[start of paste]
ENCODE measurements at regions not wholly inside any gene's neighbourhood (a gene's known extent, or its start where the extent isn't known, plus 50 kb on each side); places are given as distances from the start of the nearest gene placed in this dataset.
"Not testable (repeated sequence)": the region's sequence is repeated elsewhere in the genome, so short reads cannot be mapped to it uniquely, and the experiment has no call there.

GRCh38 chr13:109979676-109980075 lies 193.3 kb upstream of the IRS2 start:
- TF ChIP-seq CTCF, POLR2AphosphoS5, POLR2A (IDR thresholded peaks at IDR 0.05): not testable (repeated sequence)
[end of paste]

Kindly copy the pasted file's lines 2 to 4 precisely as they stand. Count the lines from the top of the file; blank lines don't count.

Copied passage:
"Not testable (repeated sequence)": the region's sequence is repeated elsewhere in the genome, so short reads cannot be mapped to it uniquely, and the experiment has no call there.

GRCh38 chr13:109979676-109980075 lies 193.3 kb upstream of the IRS2 start:
- TF ChIP-seq CTCF, POLR2AphosphoS5, POLR2A (IDR thresholded peaks at IDR 0.05): not testable (repeated sequence)